Thursday, February 25, 2010

Yen Falls Against Higher-Yielding Currencies as Stocks Rebound

Feb. 25 (Bloomberg) -- The yen weakened as a rebound in stocks and prospects that economic stimulus measures will stay in place curbed demand for Japan’s currency as a refuge.

The yen fell against all of its 16 major counterparts as local shares followed a equities rally in the U.S. The Australian and New Zealand dollars rose for a third day this week as Federal Reserve Chairman Ben S. Bernanke said the U.S. needs low interest rates to preserve a “nascent” recovery, safeguarding the South Pacific nations’ yield advantage.

“If you get stocks up and risk is a bit better, it seems to remove a little bit of safe-haven demand,” said Tony Morriss, a senior markets strategist in Sydney at Australia & New Zealand Banking Group Ltd. “It’s quite a nuanced message from the Fed at the moment. They are ready to start unwinding extraordinary measures, but clearly committed to keeping the Fed fund rate low.”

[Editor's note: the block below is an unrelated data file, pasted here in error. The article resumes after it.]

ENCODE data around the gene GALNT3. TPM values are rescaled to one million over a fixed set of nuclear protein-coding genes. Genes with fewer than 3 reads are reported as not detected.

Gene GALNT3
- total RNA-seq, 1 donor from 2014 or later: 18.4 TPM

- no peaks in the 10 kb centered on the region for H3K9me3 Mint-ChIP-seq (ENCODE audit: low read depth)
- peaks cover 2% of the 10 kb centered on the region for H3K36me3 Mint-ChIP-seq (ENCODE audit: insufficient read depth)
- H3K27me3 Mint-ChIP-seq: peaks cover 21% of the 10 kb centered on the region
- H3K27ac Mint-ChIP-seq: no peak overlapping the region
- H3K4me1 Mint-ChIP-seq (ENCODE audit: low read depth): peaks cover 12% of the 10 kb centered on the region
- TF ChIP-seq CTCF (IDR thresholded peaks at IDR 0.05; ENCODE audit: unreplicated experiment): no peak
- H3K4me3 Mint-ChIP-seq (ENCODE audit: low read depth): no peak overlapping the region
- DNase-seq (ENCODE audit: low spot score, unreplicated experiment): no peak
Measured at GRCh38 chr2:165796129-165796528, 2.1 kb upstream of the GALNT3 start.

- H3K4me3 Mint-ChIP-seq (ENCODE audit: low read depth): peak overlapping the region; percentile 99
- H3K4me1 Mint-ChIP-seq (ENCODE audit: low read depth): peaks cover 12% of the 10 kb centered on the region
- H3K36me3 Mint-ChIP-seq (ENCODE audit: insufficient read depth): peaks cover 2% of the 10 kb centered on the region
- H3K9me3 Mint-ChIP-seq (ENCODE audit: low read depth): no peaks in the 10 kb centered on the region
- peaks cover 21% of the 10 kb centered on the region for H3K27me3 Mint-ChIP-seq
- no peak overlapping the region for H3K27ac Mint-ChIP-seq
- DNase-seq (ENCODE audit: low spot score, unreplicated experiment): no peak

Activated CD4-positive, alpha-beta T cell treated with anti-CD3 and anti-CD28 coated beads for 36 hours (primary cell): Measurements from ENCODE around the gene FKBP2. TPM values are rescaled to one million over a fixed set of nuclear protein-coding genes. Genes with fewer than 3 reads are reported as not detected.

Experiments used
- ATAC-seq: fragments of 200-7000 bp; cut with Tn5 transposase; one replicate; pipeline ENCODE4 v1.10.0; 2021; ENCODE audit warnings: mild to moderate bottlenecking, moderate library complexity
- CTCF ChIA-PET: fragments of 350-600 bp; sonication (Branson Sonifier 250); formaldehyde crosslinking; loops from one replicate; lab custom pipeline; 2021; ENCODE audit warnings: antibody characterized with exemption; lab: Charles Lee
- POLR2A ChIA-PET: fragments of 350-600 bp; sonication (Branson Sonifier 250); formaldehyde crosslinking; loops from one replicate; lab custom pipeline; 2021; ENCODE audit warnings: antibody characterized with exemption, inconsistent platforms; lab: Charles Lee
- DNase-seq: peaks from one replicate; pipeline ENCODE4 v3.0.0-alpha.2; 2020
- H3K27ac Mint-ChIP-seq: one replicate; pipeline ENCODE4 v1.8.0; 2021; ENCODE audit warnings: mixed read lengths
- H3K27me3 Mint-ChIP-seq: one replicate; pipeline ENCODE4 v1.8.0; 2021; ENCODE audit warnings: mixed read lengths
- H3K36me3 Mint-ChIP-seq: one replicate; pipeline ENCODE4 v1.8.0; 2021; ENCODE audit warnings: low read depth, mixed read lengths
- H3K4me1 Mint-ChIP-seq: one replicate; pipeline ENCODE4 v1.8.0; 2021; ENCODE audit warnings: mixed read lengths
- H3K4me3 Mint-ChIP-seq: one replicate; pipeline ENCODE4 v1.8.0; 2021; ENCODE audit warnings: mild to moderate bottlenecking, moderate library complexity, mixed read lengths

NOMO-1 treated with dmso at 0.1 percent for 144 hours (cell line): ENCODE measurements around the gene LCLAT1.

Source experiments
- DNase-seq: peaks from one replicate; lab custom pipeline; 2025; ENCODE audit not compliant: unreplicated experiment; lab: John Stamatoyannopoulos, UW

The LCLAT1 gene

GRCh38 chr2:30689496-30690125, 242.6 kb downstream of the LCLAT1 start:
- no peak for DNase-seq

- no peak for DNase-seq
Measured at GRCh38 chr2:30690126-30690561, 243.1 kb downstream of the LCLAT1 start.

The yen declined to 90.25 to the dollar as of 9:25 a.m. in Tokyo from 90.15 in New York yesterday. Japan’s currency traded at 122.09 per euro from 122.03. New Zealand’s dollar climbed 0.2 percent against the U.S. currency, while Australia’s strengthened 0.1 percent.

The U.S. currency traded at $1.3533 versus the euro from $1.3538 yesterday. The dollar has risen 2.5 percent versus the euro this month, heading for a third monthly gain, its longest stretch since November 2008.

The Nikkei 225 Stock Average advanced 0.4 percent after the Standard & Poor’s 500 Index rose 1 percent.

Low Rates Needed

Bernanke said low interest rates are needed to encourage demand by consumers and businesses once federal stimulus expires.

“A sustained recovery will depend on continued growth in private-sector final demand for goods and services,” Bernanke told the House Financial Services Committee yesterday in Washington at the start of his two days of semi-annual testimony before Congress. “Private final demand does seem to be growing at a moderate pace.”

Interest-rate futures on the Chicago Board of Trade yesterday showed a 51.5 percent chance U.S. policy makers would raise the target lending rate by at least a quarter-percentage point to 0.5 percent by November. That was down from 57.5 percent the day before.